Did not public policy originate this requirement of the law? Would it be consistent with this requirement of the law or its policy, to permit railroad corporations to make and enforce contracts with their passengers tending to promote a relaxation of the very care in the selection of their employees and otherwise, which it is the object of this requirement of the law to secure?

But we have so far taken only a very limited view of this question of public policy. All laws punishing crimes against the person, and against the public health, show that the life and health of a citizen is a matter of public interest, of the greatest public consideration. That its citizens constitute the strength and wealth of a State, is an elementary principle of political economy. It certainly cannot be said, that a man has either a moral or legal right to speculate with his own life; or to make any contract tending to remove the safeguards which the law places around it.

It is plain to me from the above general considerations, that the extraordinary liability of the defendants in damages for negligence as carriers of passengers, was not declared by law, nor is it enforced by law, for the benefit only of the party injured in any particular case; but, it was declared and is enforced for the benefit of the public also; and therefore a passenger cannot by contract in advance of the injury, lay aside even his individual benefit from the law or rule of liability. The maxim, " quilibet potest renunciare juri pro se introducto" does not apply in such a case. Public considerations and the policy of the rule or liability itself, forbid that it should.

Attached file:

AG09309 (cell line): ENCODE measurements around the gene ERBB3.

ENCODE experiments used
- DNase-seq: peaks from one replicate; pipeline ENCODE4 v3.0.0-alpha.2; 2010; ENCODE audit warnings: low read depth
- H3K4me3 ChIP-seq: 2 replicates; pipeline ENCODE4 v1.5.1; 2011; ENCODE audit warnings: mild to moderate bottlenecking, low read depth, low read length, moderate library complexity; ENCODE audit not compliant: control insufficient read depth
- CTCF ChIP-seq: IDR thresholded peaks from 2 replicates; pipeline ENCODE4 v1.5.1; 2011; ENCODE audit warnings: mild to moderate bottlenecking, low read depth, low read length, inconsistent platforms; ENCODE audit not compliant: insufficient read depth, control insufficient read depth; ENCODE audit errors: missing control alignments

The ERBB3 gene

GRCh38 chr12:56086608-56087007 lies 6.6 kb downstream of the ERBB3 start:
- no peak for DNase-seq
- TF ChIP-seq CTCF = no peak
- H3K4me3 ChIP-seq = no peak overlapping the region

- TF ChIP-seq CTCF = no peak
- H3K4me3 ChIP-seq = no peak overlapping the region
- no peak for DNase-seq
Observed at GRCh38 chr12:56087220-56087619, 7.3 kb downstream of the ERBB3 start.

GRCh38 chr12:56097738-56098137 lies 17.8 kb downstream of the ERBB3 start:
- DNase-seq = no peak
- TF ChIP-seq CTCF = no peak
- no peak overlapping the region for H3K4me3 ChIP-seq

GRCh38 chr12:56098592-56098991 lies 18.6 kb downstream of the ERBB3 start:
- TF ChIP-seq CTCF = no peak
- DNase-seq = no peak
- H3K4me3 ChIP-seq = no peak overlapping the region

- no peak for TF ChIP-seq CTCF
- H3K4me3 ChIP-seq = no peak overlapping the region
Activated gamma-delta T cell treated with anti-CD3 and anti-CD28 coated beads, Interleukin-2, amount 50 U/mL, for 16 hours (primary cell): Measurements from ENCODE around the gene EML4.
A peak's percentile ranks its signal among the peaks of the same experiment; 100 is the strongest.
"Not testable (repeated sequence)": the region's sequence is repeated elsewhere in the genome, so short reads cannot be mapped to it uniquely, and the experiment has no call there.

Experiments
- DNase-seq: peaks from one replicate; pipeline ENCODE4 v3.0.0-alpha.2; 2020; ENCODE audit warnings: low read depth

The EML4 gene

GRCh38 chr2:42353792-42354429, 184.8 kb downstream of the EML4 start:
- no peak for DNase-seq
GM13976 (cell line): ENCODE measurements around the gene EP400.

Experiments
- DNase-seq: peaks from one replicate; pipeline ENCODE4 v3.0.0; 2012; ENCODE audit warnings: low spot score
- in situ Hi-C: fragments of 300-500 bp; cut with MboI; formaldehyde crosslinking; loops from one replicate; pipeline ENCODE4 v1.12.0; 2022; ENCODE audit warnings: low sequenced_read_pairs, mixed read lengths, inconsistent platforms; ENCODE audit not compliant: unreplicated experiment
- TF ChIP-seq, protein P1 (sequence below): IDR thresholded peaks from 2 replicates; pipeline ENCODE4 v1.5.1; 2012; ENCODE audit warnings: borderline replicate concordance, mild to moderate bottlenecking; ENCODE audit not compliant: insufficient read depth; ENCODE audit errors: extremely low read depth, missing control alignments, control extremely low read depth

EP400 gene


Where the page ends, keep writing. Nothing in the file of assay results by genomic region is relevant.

I think, too, it may be said that to enforce the contract in question, would interfere with the policy of the very laws from which the defendants derive their existence and their powers. (Laws of 1853, ch. 76; Laws of 1850, ch. 140.)

They are a private corporation, yet in theory, at least, they were incorporated from public considerations, and for the public good. Hence the powers given to them which interfere so materially with private rights.

They are constituted carriers of persons and property (Laws of 1850, ch. 140, §§ 1, 36), and are expressly made liable for any damages occasioned by their neglect of duty.

As carriers of passengers as well as of property, they may be considered as acting in a public capacity, and as a kind of public officers. ( Bretherton v. Wood, 3 Brod. Bing., 54; S.C., 9 Price R., 408.)

Their admitted obligation to carry all passengers who present themselves and are to pay the usual fare, is conclusive evidence that they are considered as acting in a public capacity in carrying passengers.

The care and diligence, then, expressly imposed upon them as carriers of passengers by the very law defining their powers and duties as a corporation, is imposed upon them as a public duty.

Can it be said, that any contract tending to prevent, or relax, or modify the performance of a public duty imposed by law, is valid? Is not such a contract void, as against the policy of the law imposing the duty?